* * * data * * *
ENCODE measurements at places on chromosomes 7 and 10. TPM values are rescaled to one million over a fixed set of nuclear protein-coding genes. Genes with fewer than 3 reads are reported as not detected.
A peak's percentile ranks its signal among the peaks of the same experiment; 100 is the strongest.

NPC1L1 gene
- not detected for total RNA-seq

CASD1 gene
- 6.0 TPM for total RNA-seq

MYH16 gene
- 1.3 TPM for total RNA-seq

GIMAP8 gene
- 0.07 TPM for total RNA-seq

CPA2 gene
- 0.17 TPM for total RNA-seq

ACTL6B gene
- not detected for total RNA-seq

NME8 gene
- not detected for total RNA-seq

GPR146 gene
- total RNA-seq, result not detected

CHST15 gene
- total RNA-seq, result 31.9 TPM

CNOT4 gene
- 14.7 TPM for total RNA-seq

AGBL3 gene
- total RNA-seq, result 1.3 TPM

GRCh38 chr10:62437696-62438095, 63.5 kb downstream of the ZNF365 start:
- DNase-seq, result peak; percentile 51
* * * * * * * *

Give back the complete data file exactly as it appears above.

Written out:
ENCODE measurements at places on chromosomes 7 and 10. TPM values are rescaled to one million over a fixed set of nuclear protein-coding genes. Genes with fewer than 3 reads are reported as not detected.
A peak's percentile ranks its signal among the peaks of the same experiment; 100 is the strongest.

NPC1L1 gene
- not detected for total RNA-seq

CASD1 gene
- 6.0 TPM for total RNA-seq

MYH16 gene
- 1.3 TPM for total RNA-seq

GIMAP8 gene
- 0.07 TPM for total RNA-seq

CPA2 gene
- 0.17 TPM for total RNA-seq

ACTL6B gene
- not detected for total RNA-seq

NME8 gene
- not detected for total RNA-seq

GPR146 gene
- total RNA-seq, result not detected

CHST15 gene
- total RNA-seq, result 31.9 TPM

CNOT4 gene
- 14.7 TPM for total RNA-seq

AGBL3 gene
- total RNA-seq, result 1.3 TPM

GRCh38 chr10:62437696-62438095, 63.5 kb downstream of the ZNF365 start:
- DNase-seq, result peak; percentile 51